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Monthly Archives: February 2009

Asian Success Mythology

The blog yesterday provoked a lot of healthy debate about my claim that industrialization is mainly market-driven rather than state-driven, using Korea, China, and India as examples of industrialization out of poverty. I know I am going against the conventional wisdom of the great Asian “developmental state,” authoritarian and heavily involved in planning industrialization. So let me explain why.

When I said we can only test what works on average, I am talking about what…

Posted in Cognitive biases, Grand plans and aid targets | Tagged , | 19 Comments

The UN’s 66-Year-Old Virgin

The UN has just announced a big new idea in the war on global poverty, in its just-released Industrial Development Report 2009. In the words of the United Nations Industrial Development Organization (UNIDO) Director General, Dr Kandeh Yumkella, “Our Report represents a major conceptual breakthrough on how to tackle global poverty through sustainable industrial development.”

What was the breakthrough idea? Take government action to reap increasing returns to scale to industrial production, to get out…

Posted in Big ideas, History | Tagged , | 17 Comments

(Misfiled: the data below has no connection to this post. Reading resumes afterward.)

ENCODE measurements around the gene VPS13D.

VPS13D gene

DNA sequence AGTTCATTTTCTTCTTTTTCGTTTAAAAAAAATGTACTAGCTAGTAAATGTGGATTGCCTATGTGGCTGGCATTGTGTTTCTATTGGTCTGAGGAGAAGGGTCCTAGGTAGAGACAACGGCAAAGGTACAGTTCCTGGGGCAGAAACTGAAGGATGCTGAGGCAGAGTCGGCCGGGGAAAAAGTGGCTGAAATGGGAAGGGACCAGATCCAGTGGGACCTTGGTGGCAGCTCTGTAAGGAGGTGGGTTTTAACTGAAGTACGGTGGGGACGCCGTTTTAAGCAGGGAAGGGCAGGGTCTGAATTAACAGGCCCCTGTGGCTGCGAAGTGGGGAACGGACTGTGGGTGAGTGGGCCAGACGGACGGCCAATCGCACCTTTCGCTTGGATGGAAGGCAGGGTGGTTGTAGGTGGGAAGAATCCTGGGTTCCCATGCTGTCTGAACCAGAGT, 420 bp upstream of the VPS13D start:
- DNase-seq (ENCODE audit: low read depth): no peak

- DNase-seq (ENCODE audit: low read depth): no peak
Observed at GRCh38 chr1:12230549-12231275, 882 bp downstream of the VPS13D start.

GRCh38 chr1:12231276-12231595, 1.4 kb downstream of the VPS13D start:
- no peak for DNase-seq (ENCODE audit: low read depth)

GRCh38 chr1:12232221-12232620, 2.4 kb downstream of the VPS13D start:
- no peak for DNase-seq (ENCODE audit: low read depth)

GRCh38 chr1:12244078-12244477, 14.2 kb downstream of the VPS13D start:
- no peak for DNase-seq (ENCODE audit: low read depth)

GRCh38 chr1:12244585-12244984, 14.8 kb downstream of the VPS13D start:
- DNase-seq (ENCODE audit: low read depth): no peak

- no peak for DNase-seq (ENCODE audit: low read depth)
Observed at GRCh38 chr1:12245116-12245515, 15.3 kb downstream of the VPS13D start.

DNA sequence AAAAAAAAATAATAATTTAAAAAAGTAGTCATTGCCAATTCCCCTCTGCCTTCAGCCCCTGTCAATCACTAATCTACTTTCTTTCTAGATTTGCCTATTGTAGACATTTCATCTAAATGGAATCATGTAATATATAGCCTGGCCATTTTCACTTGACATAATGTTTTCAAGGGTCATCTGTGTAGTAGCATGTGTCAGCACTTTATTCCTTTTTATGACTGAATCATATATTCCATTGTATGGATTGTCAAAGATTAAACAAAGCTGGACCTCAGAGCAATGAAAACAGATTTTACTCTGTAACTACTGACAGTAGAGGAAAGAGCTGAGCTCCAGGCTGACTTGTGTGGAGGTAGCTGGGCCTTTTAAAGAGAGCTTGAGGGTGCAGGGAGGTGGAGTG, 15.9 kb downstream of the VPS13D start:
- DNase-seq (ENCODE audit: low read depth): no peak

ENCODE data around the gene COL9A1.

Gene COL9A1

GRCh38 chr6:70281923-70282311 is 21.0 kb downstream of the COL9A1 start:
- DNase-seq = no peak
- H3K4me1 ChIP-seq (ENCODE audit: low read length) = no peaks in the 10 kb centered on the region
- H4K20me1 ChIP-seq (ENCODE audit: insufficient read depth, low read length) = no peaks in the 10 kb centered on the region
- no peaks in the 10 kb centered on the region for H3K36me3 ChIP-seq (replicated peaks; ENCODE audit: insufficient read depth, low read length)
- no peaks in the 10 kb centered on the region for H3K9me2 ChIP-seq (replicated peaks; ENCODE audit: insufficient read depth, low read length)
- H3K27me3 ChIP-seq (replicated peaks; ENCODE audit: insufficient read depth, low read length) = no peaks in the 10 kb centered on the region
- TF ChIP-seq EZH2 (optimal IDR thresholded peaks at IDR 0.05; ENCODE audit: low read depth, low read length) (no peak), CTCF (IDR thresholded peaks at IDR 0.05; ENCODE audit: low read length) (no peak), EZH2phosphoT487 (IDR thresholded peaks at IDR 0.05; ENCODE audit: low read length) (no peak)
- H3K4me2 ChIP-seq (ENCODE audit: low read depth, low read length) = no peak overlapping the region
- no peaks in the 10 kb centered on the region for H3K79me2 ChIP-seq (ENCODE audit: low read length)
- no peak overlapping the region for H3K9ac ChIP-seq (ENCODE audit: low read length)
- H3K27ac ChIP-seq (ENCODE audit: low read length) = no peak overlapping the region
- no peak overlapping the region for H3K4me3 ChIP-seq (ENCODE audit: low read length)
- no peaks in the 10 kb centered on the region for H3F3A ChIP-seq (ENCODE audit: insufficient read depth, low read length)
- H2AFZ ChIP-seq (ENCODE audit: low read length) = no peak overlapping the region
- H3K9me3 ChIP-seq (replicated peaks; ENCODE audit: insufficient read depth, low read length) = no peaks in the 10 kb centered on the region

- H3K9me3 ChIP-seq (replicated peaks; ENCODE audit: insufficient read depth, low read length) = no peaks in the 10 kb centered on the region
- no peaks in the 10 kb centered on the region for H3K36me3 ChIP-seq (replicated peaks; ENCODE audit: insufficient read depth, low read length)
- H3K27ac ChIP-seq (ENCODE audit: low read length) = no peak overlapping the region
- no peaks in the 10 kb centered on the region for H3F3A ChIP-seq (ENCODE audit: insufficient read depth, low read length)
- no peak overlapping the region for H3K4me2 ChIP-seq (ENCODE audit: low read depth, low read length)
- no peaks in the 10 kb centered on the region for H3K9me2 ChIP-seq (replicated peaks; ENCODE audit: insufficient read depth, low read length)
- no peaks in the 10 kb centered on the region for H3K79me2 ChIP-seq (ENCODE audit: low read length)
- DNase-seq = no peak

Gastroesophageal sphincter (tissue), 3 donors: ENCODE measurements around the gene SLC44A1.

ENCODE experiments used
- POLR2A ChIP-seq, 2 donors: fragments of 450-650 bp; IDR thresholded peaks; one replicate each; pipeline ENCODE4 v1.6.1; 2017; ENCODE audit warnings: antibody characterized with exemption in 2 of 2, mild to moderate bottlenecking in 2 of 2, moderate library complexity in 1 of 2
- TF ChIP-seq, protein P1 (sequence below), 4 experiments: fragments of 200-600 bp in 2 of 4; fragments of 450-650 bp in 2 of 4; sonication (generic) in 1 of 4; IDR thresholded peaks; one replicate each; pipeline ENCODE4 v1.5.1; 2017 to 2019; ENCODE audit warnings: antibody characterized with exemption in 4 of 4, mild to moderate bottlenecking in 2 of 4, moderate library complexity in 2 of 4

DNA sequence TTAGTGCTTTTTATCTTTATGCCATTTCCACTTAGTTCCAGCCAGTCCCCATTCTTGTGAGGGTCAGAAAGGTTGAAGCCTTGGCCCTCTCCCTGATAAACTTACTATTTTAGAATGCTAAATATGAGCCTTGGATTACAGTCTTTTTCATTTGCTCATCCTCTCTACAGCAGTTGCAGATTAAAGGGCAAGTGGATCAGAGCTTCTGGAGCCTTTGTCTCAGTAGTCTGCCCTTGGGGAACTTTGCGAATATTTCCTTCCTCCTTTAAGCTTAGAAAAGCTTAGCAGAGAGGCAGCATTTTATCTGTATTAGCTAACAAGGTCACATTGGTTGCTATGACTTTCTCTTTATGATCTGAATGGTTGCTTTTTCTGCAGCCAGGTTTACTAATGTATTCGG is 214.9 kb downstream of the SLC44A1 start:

Unsung Hero Resurrects US Tied Aid Reporting

Official US aid policy is to slow down emergency aid as much as possible when people are dying.

Well, they probably wouldn’t put it like that, but that is the consequence of a practice known as aid tying, whereby US aid must be spent on products from US companies. For emergency food aid, this causes huge delays in food shipments as the food has to come from the American Midwest rather than from easily available…

Posted in Accountability and transparency | Tagged | 13 Comments

A Tale of Two Refrigerators

In 2001 in southern Sudan, it was a time of peace between wars. It was a time ripe for treating diseases that kill thousands of children every year. It was an opportune time for measles vaccination to halt outbreaks of one of the world’s most preventable diseases. The Measles Initiative, founded by the WHO, UNICEF, the CDC and the American Red Cross, was created to address this significant challenge.

In the rural county where I…

Posted in Field notes, Global health | Tagged , , , | 9 Comments

MADE-UP MALARIA DATA ROUND 2: Gates Foundation responds, WHO graciously offers not to respond

The modest aim of an initiative like Aid Watch is to be one more small voice holding aid agencies and foundations accountable for doing good things for poor people. The aim of more accountability is to induce improved behavior by those guys, so that aid will work better.

The Aid Watch blog already has had its first small test on trying to induce accountability. This post took Bill and Melinda Gates to task for…

Posted in Data and statistics, Global health | Tagged , , | 13 Comments

Participation of the poor in mainstreaming gender empowerment for civil society stakeholders to promote country ownership of good governance for community-driven sustainable development